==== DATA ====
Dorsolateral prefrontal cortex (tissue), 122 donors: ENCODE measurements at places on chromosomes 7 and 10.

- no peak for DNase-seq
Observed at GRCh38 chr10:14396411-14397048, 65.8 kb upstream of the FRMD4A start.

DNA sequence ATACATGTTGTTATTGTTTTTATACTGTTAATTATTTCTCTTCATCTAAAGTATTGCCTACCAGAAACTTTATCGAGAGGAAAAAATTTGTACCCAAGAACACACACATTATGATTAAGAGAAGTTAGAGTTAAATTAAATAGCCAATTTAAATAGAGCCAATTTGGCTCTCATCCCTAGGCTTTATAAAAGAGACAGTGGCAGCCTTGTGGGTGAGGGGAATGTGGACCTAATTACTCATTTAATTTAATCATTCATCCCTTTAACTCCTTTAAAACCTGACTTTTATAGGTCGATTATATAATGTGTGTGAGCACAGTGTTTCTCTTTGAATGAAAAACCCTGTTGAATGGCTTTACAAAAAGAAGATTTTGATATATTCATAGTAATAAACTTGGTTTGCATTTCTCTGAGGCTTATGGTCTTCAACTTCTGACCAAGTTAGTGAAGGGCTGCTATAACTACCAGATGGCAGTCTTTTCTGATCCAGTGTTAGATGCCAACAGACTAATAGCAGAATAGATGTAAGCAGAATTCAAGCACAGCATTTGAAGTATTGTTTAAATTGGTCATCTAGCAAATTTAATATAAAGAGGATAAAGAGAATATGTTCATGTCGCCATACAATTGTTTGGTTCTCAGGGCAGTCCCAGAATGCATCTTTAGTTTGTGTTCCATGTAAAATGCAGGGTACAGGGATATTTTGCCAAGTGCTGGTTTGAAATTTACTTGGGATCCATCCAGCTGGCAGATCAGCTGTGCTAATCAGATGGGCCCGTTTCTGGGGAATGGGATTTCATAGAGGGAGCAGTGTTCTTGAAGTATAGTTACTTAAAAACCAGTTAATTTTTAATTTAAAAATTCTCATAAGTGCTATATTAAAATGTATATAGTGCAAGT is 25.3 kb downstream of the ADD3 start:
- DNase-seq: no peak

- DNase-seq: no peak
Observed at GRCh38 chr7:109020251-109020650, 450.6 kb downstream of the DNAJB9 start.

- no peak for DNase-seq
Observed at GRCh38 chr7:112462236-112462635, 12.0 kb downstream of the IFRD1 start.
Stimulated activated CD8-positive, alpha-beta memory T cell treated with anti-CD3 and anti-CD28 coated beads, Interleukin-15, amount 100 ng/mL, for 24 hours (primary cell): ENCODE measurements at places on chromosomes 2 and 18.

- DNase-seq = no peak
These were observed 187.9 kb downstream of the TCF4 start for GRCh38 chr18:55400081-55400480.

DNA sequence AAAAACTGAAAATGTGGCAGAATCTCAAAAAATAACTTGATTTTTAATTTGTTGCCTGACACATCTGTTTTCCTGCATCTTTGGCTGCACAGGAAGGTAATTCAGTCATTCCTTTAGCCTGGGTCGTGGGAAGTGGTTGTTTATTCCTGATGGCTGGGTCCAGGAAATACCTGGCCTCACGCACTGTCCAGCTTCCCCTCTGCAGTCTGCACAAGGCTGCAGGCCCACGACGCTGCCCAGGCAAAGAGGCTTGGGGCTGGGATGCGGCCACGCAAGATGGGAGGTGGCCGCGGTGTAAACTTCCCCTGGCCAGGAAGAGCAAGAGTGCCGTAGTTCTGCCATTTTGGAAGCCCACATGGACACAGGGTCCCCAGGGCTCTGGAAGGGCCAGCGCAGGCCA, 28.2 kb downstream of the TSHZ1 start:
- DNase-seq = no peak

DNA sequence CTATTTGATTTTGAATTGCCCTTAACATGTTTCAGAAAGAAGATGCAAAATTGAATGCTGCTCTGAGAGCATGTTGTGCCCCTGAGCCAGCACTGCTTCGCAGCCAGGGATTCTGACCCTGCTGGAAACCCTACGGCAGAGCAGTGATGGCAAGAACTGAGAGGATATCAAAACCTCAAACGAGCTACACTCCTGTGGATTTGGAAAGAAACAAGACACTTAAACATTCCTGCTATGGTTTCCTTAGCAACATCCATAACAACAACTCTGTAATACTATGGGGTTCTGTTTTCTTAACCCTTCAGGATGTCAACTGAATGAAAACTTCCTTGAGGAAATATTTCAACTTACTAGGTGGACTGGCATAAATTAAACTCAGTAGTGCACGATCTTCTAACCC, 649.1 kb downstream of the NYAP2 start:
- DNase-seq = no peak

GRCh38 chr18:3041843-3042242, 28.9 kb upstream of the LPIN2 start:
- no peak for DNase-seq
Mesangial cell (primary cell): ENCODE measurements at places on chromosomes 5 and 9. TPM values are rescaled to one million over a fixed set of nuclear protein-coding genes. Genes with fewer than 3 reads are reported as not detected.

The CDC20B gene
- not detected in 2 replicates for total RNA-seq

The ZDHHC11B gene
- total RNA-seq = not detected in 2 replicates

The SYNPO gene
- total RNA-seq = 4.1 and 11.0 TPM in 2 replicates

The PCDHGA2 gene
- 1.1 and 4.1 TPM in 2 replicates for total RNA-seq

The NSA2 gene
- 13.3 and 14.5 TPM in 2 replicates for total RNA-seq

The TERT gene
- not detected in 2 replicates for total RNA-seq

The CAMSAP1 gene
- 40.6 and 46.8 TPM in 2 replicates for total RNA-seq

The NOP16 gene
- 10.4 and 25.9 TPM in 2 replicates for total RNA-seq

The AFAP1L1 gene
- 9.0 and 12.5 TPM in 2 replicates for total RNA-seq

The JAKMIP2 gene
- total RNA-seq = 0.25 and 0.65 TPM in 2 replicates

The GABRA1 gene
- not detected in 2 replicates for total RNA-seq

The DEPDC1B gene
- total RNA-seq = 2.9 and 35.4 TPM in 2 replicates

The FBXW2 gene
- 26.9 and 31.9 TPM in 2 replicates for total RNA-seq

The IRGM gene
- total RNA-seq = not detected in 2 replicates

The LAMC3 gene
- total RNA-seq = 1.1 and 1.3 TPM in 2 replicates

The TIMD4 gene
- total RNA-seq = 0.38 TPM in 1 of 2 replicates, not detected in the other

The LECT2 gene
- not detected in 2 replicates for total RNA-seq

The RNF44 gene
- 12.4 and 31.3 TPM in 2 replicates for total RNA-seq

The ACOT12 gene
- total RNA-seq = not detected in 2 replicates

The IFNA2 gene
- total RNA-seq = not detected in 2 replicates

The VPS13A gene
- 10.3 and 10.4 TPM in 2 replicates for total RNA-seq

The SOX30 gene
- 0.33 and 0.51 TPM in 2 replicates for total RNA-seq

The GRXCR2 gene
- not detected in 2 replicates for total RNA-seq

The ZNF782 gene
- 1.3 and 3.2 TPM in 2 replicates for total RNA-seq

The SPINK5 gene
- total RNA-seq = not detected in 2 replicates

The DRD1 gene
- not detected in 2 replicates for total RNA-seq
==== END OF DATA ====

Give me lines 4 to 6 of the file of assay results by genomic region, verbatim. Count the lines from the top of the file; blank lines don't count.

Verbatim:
DNA sequence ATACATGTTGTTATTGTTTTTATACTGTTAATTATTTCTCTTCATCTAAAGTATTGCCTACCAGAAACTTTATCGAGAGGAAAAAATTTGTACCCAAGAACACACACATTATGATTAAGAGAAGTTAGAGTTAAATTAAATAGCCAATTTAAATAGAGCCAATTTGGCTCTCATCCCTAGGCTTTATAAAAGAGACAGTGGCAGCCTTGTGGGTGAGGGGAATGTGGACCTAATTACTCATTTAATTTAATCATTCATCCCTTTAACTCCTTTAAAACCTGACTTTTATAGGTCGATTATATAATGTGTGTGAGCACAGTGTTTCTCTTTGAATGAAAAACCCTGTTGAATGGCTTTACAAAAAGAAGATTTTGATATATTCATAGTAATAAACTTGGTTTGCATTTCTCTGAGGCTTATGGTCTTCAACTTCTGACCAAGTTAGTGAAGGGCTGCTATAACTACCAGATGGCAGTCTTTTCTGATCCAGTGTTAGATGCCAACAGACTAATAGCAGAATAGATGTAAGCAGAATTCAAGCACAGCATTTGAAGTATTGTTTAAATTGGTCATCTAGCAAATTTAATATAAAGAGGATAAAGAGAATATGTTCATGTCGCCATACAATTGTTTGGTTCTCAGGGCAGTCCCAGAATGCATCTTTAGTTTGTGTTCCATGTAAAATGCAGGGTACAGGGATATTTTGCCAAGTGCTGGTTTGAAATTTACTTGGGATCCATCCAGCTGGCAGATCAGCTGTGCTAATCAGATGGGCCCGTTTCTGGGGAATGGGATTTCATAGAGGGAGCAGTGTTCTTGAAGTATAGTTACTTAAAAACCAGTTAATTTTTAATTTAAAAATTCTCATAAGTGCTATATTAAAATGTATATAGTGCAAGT is 25.3 kb downstream of the ADD3 start:
- DNase-seq: no peak

- DNase-seq: no peak